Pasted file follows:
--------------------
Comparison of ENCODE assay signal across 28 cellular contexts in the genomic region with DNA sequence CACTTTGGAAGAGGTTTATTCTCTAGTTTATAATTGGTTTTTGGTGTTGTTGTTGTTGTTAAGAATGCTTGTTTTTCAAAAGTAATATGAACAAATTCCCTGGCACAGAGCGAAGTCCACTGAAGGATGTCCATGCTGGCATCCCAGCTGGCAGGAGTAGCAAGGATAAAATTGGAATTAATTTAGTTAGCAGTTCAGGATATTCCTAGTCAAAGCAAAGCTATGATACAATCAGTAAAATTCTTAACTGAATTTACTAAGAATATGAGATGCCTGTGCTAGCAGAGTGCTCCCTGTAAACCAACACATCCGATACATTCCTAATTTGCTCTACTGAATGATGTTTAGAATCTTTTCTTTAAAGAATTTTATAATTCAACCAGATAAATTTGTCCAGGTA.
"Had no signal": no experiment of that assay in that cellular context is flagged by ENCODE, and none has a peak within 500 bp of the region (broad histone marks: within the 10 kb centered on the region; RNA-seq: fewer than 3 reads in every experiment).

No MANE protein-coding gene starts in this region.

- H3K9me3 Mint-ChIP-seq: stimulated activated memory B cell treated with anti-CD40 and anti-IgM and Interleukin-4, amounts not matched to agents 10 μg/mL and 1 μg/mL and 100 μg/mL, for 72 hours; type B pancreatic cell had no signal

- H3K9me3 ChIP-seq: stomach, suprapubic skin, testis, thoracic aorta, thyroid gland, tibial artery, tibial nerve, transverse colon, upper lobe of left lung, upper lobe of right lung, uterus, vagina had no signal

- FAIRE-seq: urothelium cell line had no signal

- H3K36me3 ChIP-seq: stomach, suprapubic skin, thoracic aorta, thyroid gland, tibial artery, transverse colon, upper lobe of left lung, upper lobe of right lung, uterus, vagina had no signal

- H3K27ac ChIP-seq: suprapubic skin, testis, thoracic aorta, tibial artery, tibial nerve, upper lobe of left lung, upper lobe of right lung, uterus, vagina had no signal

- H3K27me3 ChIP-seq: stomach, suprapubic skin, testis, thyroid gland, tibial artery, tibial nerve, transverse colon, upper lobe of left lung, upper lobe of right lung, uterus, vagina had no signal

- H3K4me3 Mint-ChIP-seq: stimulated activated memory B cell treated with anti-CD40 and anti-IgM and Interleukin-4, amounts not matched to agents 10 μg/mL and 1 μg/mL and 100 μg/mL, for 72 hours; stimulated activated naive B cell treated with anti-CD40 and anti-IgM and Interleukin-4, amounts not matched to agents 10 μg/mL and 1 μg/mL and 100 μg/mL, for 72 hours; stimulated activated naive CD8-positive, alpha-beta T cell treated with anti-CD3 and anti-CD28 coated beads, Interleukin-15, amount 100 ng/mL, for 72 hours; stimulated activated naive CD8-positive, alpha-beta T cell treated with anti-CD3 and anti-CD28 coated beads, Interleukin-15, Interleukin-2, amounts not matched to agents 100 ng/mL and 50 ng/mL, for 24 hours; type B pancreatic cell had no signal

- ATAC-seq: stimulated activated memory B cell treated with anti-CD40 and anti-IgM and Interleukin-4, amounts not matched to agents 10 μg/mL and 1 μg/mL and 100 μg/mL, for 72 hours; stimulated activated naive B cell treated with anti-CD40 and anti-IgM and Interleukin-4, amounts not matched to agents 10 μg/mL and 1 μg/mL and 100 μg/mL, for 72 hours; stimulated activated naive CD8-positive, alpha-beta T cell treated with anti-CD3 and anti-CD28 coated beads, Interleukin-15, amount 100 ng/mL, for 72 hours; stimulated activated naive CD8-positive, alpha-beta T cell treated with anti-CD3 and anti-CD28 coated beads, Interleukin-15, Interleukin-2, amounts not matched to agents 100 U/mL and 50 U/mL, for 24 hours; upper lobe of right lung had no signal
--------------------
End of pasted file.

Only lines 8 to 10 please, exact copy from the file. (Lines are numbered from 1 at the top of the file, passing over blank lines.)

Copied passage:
- H3K27ac ChIP-seq: suprapubic skin, testis, thoracic aorta, tibial artery, tibial nerve, upper lobe of left lung, upper lobe of right lung, uterus, vagina had no signal

- H3K27me3 ChIP-seq: stomach, suprapubic skin, testis, thyroid gland, tibial artery, tibial nerve, transverse colon, upper lobe of left lung, upper lobe of right lung, uterus, vagina had no signal

- H3K4me3 Mint-ChIP-seq: stimulated activated memory B cell treated with anti-CD40 and anti-IgM and Interleukin-4, amounts not matched to agents 10 μg/mL and 1 μg/mL and 100 μg/mL, for 72 hours; stimulated activated naive B cell treated with anti-CD40 and anti-IgM and Interleukin-4, amounts not matched to agents 10 μg/mL and 1 μg/mL and 100 μg/mL, for 72 hours; stimulated activated naive CD8-positive, alpha-beta T cell treated with anti-CD3 and anti-CD28 coated beads, Interleukin-15, amount 100 ng/mL, for 72 hours; stimulated activated naive CD8-positive, alpha-beta T cell treated with anti-CD3 and anti-CD28 coated beads, Interleukin-15, Interleukin-2, amounts not matched to agents 100 ng/mL and 50 ng/mL, for 24 hours; type B pancreatic cell had no signal